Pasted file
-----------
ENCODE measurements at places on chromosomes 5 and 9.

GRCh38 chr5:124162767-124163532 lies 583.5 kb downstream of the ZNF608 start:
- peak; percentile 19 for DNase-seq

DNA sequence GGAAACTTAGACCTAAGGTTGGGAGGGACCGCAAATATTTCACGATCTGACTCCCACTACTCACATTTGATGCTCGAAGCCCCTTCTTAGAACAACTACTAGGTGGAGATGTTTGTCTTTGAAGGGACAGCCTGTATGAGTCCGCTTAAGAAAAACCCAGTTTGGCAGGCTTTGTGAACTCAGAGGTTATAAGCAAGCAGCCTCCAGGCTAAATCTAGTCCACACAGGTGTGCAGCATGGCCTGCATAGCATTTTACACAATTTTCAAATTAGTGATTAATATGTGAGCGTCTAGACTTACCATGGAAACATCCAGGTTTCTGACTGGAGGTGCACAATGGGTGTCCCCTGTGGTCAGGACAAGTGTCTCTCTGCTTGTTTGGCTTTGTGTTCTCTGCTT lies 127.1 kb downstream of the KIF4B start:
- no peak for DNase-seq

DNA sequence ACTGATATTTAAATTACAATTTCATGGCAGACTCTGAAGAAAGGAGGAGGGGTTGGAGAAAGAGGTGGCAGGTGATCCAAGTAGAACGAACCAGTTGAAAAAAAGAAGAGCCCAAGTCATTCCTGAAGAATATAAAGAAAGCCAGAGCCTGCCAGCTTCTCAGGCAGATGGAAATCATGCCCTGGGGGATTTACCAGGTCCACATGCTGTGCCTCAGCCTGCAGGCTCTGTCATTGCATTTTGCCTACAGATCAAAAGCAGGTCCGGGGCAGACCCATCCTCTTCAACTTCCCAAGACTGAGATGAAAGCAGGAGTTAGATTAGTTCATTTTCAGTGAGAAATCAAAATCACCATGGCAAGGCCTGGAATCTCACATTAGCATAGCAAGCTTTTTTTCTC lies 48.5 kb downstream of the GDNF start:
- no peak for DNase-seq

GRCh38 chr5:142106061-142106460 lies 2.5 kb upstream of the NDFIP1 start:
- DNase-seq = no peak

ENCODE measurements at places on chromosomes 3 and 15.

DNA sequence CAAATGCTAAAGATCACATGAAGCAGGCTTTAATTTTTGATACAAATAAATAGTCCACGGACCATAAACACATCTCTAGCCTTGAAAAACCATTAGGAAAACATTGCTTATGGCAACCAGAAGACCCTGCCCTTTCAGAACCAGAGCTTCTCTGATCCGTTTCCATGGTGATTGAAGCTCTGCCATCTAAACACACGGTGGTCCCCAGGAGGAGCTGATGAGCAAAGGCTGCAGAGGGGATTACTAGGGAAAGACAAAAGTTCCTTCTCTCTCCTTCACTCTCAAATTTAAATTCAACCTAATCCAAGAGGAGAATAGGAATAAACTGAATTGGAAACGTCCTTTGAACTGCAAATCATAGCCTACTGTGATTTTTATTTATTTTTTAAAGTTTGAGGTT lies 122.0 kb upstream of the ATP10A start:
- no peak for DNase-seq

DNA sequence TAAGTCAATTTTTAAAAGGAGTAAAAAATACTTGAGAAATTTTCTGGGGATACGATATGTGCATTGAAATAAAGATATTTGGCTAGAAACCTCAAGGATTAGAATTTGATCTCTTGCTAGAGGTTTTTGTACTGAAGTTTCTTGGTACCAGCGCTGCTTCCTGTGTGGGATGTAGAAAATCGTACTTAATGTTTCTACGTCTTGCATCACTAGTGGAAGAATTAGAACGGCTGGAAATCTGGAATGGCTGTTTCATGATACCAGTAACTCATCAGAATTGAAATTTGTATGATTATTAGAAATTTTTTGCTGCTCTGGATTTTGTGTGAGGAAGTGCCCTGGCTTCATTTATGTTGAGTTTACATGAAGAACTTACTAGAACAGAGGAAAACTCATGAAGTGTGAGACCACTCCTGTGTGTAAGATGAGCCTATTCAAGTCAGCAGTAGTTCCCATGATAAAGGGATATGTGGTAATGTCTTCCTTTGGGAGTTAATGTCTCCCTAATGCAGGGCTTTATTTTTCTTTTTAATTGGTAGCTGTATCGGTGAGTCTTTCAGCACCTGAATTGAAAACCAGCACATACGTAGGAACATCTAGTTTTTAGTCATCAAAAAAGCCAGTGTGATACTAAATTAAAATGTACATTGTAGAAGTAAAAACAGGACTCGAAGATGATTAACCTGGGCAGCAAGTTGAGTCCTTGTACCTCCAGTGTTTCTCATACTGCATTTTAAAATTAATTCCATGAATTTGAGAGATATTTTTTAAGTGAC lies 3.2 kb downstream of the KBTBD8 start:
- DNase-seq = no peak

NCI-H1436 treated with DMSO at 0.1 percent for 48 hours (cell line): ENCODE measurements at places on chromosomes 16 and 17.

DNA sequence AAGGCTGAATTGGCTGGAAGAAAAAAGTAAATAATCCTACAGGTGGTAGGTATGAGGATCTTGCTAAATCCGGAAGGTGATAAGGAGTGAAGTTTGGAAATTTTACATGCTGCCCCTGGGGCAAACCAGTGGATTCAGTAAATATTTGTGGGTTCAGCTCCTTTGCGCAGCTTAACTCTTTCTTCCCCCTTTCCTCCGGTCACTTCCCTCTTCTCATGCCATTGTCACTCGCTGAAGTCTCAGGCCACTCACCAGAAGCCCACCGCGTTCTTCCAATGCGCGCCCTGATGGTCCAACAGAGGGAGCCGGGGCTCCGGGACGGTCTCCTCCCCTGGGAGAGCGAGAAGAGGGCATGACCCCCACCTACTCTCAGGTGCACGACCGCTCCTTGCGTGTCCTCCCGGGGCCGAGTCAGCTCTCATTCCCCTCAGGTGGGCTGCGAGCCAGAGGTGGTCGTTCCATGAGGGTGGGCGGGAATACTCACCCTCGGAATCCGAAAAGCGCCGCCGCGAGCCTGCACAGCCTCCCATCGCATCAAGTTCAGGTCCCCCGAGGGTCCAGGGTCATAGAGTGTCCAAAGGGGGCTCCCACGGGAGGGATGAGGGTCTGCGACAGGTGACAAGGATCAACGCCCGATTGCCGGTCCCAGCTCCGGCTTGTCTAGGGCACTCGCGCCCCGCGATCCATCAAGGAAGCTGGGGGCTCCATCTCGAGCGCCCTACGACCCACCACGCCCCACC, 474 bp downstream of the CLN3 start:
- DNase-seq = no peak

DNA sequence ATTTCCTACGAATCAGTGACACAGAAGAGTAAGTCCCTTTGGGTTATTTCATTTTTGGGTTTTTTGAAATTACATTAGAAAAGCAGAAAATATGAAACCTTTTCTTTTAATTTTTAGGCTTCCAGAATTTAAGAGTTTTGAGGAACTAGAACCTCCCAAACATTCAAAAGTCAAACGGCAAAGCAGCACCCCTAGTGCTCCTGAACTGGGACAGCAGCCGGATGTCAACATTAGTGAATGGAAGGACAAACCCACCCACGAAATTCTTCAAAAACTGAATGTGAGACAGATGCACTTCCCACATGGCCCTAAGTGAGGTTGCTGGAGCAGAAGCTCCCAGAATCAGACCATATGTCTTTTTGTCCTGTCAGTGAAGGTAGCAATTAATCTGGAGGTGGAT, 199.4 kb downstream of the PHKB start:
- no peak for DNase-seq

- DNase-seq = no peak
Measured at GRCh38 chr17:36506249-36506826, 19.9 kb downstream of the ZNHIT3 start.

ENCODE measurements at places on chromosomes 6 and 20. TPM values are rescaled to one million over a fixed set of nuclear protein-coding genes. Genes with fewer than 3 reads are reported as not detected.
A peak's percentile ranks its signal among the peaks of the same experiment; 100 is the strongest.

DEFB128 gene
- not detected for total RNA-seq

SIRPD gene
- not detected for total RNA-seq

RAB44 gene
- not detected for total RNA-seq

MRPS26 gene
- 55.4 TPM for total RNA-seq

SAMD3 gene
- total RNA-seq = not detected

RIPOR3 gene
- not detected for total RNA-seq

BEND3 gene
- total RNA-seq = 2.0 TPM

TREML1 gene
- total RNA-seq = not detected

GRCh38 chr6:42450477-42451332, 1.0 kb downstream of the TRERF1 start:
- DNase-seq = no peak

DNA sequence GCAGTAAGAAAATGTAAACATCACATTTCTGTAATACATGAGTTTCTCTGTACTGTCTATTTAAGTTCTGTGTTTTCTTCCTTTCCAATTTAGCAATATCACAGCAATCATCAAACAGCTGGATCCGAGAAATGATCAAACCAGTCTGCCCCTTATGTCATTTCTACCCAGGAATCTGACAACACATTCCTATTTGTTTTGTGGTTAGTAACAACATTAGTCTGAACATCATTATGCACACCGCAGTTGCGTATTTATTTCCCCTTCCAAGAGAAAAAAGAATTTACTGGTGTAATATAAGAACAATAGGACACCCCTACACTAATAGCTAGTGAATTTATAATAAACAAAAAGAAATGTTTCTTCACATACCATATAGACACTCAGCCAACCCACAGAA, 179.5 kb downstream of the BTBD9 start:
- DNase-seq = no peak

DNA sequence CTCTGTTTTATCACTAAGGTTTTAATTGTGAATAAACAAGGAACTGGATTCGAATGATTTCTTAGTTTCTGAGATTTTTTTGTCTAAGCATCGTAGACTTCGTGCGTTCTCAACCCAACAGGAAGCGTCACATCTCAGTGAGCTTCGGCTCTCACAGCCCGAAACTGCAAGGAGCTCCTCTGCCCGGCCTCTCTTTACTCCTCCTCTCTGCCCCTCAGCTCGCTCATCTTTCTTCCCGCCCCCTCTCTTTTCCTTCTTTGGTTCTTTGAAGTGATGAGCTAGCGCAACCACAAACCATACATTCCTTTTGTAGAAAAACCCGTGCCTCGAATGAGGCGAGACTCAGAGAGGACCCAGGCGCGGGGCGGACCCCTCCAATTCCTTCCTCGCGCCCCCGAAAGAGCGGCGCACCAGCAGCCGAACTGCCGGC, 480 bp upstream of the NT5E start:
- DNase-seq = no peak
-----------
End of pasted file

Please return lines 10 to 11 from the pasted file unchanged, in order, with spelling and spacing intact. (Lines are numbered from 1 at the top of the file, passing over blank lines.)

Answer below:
ENCODE measurements at places on chromosomes 3 and 15.

DNA sequence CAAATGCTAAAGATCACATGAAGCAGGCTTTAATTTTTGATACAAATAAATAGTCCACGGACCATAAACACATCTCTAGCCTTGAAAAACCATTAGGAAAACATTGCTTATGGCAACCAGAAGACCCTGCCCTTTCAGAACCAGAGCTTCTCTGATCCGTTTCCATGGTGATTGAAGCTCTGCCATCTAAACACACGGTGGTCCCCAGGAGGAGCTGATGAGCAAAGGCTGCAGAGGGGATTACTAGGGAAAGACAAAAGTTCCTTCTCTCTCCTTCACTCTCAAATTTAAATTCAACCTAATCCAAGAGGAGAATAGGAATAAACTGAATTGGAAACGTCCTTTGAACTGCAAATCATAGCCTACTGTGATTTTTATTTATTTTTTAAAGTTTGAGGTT lies 122.0 kb upstream of the ATP10A start: